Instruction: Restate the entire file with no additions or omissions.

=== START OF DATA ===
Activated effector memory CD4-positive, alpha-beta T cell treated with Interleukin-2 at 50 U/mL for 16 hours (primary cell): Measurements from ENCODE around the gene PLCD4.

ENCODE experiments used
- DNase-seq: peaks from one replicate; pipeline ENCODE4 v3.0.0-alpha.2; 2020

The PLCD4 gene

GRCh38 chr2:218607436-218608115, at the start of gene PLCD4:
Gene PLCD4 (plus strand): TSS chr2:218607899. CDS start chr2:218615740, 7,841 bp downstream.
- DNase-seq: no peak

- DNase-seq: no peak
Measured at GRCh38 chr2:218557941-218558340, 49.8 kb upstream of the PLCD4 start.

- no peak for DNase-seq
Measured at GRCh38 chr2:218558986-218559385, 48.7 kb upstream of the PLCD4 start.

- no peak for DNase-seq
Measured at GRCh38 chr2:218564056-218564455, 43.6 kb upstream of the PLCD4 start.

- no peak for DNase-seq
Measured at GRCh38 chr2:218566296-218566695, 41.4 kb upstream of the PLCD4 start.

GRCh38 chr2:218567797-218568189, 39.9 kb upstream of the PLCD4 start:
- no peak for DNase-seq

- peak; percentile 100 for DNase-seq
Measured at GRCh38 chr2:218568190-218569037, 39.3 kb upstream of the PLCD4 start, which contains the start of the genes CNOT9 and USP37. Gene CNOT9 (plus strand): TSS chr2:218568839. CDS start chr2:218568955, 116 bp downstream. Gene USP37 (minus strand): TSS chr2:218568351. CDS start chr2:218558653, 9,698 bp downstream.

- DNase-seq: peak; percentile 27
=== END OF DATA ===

Activated effector memory CD4-positive, alpha-beta T cell treated with Interleukin-2 at 50 U/mL for 16 hours (primary cell): Measurements from ENCODE around the gene PLCD4.

ENCODE experiments used
- DNase-seq: peaks from one replicate; pipeline ENCODE4 v3.0.0-alpha.2; 2020

The PLCD4 gene

GRCh38 chr2:218607436-218608115, at the start of gene PLCD4:
Gene PLCD4 (plus strand): TSS chr2:218607899. CDS start chr2:218615740, 7,841 bp downstream.
- DNase-seq: no peak

- DNase-seq: no peak
Measured at GRCh38 chr2:218557941-218558340, 49.8 kb upstream of the PLCD4 start.

- no peak for DNase-seq
Measured at GRCh38 chr2:218558986-218559385, 48.7 kb upstream of the PLCD4 start.

- no peak for DNase-seq
Measured at GRCh38 chr2:218564056-218564455, 43.6 kb upstream of the PLCD4 start.

- no peak for DNase-seq
Measured at GRCh38 chr2:218566296-218566695, 41.4 kb upstream of the PLCD4 start.

GRCh38 chr2:218567797-218568189, 39.9 kb upstream of the PLCD4 start:
- no peak for DNase-seq

- peak; percentile 100 for DNase-seq
Measured at GRCh38 chr2:218568190-218569037, 39.3 kb upstream of the PLCD4 start, which contains the start of the genes CNOT9 and USP37. Gene CNOT9 (plus strand): TSS chr2:218568839. CDS start chr2:218568955, 116 bp downstream. Gene USP37 (minus strand): TSS chr2:218568351. CDS start chr2:218558653, 9,698 bp downstream.

- DNase-seq: peak; percentile 27